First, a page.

After infusion of immunoglobulins, the transitory rise of the various passively transferred antibodies in the patient's blood may result in misleading positive results in serological testing.

Passive transmission of antibodies to erythrocyte´s surface antigens, (e.g., A, B, D) may interfere with some serological tests for red cell antibodies for example the direct antiglobulin test (DAT, direct Coombs' test).

Infusions of immunoglobulin products may lead to false positive readings in assays that depend on detection of β-D-glucans for diagnosis of fungal infections; this may persist during the weeks following infusion of the product.

Transmissible agents

Human normal immunoglobulin and human serum albumin (stabilizer of the recombinant human hyaluronidase) are produced from human plasma. Standard measures to prevent infections resulting from the use of medicinal products prepared from human blood or plasma include selection of donors, screening of individual donations and plasma pools for specific markers of infection and the inclusion of effective manufacturing steps for the inactivation/removal of viruses. Despite this, when medicinal products prepared from human blood or plasma are administered, the possibility of transmitting infectious agents cannot be totally excluded. This also applies to unknown or emerging viruses and other pathogens.

The measures taken are considered effective for enveloped viruses such as human immunodeficiency virus (HIV), hepatitis B virus (HBV) and hepatitis C virus (HCV), and for the non-enveloped hepatitis A (HAV) and parvovirus B19 viruses.

There is reassuring clinical evidence regarding the lack of hepatitis A or parvovirus B19 transmission with immunoglobulins and it is also assumed that the antibody content makes an important contribution to the viral safety.

It is strongly recommended that every time that HyQvia is administered to a patient, the name and batch number of the product is recorded in order to maintain a link between the patient and the batch number of the product.

Paediatric population

The listed warnings and precautions apply both to adults and children.

4.5 Interaction with other medicinal products and other forms of interaction

Live attenuated virus vaccines

Immunoglobulin administration may impair for a period of at least 6 weeks and up to 3 months the efficacy of live attenuated virus vaccines such as measles, rubella, mumps and varicella. After administration of this medicinal product, an interval of 3 months should elapse before vaccination with live attenuated virus vaccines. In the case of measles, this impairment may persist for up to 1 year. Therefore, patients receiving measles vaccine should have their antibody status checked.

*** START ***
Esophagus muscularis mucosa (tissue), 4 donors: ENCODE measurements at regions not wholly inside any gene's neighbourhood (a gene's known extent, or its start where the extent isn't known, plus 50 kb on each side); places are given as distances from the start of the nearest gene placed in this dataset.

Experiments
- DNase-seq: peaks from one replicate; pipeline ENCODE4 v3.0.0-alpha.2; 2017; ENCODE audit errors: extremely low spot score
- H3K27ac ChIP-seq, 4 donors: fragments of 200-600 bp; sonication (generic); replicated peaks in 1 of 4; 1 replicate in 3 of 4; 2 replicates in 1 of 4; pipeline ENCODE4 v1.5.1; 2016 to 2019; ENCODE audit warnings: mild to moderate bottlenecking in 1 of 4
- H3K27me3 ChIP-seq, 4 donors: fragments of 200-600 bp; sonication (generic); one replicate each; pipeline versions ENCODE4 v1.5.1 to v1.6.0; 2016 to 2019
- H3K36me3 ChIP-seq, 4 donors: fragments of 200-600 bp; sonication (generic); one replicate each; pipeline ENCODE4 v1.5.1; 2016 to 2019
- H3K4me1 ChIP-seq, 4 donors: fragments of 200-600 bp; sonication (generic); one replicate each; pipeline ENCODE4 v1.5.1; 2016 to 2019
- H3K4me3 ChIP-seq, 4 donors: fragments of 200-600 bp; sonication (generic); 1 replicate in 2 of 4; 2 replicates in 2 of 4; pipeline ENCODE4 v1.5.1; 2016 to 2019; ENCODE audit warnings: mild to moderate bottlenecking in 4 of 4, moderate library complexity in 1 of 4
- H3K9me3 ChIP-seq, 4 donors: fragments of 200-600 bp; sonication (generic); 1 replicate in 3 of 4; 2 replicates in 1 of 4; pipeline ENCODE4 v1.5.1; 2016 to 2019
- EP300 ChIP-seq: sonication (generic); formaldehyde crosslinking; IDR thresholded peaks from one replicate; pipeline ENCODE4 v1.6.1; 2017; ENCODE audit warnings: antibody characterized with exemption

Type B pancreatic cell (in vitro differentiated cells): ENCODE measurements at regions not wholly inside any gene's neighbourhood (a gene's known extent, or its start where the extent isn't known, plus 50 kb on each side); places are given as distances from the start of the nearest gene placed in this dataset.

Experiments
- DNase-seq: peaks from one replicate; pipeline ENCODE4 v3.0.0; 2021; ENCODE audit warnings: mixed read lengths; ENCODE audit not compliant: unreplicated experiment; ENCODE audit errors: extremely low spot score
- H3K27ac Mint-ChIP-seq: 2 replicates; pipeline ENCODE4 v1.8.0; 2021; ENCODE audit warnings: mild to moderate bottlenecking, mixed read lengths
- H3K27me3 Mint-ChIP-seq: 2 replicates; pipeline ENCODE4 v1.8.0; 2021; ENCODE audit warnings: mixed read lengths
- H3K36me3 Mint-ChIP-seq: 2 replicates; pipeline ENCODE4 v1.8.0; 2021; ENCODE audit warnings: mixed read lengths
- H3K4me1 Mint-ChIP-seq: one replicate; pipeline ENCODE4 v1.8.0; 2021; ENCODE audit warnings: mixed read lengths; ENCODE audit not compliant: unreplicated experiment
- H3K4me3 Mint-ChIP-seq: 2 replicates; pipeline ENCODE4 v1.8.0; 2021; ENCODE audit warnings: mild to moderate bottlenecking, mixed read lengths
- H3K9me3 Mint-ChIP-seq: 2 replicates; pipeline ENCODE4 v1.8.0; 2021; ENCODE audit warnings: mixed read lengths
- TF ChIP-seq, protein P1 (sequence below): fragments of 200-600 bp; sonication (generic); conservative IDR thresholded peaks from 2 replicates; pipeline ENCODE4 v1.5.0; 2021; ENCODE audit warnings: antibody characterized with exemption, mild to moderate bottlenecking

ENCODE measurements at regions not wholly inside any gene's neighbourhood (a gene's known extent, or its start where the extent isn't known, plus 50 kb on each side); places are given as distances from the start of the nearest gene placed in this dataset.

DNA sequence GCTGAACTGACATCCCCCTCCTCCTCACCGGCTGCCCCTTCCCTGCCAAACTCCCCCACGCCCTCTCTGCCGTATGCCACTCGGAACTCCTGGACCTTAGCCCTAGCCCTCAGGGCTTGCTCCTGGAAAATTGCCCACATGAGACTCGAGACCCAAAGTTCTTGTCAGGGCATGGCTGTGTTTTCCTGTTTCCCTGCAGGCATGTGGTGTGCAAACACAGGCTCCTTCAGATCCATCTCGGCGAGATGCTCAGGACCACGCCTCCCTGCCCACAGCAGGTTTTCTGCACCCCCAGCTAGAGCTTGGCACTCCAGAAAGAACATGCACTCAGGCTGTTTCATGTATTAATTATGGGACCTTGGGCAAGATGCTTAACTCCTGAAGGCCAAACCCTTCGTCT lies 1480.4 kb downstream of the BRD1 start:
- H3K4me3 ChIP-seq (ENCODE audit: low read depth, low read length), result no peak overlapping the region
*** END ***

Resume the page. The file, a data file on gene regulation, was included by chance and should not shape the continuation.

Paediatric population

The listed interactions apply both to adults and children.

4.6 Fertility, pregnancy and lactation

Pregnancy

The safety of this medicinal product for use in human pregnancy has not been established in controlled clinical trials and therefore should only be given with caution to pregnant women and breast-feeding mothers.

Immunoglobulin products have been shown to cross the placenta, increasingly during the third trimester. Clinical experience with immunoglobulins suggests that no harmful effects on the course of pregnancy, or on the foetus and the neonate are to be expected.

Development and reproductive toxicology studies have been conducted with recombinant human hyaluronidase in mice and rabbits. No adverse effects on pregnancy and foetal development were associated with anti-rHuPH20 antibodies. In these studies, maternal antibodies to recombinant human hyaluronidase were transferred to offspring in utero. The effects of antibodies to the recombinant human hyaluronidase component of HyQvia on the human embryo or on human foetal development are currently unknown (see section 5.3).

If a woman becomes pregnant, the treating physician should encourage her to participate in the pregnancy registry.

Breast-feeding

Immunoglobulins are excreted into the milk and may contribute to protecting the neonate from pathogens which have a mucosal portal of entry.

Fertility

There are currently no clinical safety data for HyQvia on fertility available.